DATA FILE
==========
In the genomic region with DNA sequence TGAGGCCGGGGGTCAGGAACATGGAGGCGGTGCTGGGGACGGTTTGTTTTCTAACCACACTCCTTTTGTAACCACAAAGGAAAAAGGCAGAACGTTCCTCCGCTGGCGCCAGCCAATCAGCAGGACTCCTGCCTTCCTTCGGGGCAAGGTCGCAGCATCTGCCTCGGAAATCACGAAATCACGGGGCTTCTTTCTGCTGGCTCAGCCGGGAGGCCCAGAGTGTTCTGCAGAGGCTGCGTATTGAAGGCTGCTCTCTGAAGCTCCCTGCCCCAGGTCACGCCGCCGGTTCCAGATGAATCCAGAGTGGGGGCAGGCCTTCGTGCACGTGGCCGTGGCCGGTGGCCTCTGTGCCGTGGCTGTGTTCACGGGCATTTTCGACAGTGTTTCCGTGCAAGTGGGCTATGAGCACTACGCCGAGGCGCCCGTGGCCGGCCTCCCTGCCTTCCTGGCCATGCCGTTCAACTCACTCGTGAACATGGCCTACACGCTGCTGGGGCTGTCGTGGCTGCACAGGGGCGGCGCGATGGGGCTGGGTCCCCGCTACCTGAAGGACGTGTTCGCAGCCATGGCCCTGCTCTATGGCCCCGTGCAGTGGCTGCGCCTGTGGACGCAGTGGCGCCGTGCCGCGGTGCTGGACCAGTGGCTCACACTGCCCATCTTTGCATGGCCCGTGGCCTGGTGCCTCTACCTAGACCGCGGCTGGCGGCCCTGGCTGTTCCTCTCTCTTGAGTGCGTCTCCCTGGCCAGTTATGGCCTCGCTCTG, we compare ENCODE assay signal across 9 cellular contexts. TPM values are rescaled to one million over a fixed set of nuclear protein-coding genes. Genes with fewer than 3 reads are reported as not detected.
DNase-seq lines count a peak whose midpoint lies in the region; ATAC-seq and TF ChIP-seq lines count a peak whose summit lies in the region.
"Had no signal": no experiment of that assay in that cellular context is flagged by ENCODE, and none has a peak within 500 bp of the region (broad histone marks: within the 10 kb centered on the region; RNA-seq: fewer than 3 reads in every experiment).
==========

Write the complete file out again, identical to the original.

In the genomic region with DNA sequence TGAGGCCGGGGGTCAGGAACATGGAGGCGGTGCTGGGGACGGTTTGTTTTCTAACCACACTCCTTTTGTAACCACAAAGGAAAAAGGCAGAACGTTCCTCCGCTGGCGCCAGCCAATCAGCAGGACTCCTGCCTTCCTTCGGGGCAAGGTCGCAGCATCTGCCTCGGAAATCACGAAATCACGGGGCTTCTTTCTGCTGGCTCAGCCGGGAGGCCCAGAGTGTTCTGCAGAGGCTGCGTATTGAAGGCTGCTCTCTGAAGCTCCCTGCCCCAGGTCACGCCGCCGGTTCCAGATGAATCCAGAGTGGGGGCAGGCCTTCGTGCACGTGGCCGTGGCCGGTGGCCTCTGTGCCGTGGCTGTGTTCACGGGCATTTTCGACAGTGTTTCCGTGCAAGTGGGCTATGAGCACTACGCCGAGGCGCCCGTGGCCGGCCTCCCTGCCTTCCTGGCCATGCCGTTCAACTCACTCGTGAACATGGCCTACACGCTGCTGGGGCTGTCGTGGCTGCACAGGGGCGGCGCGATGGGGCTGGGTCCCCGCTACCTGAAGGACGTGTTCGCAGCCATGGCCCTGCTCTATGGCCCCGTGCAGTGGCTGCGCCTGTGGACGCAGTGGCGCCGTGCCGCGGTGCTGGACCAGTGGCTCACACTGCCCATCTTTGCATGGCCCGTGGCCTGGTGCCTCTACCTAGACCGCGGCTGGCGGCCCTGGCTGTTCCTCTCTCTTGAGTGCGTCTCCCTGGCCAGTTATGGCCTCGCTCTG, we compare ENCODE assay signal across 9 cellular contexts. TPM values are rescaled to one million over a fixed set of nuclear protein-coding genes. Genes with fewer than 3 reads are reported as not detected.
DNase-seq lines count a peak whose midpoint lies in the region; ATAC-seq and TF ChIP-seq lines count a peak whose summit lies in the region.
"Had no signal": no experiment of that assay in that cellular context is flagged by ENCODE, and none has a peak within 500 bp of the region (broad histone marks: within the 10 kb centered on the region; RNA-seq: fewer than 3 reads in every experiment).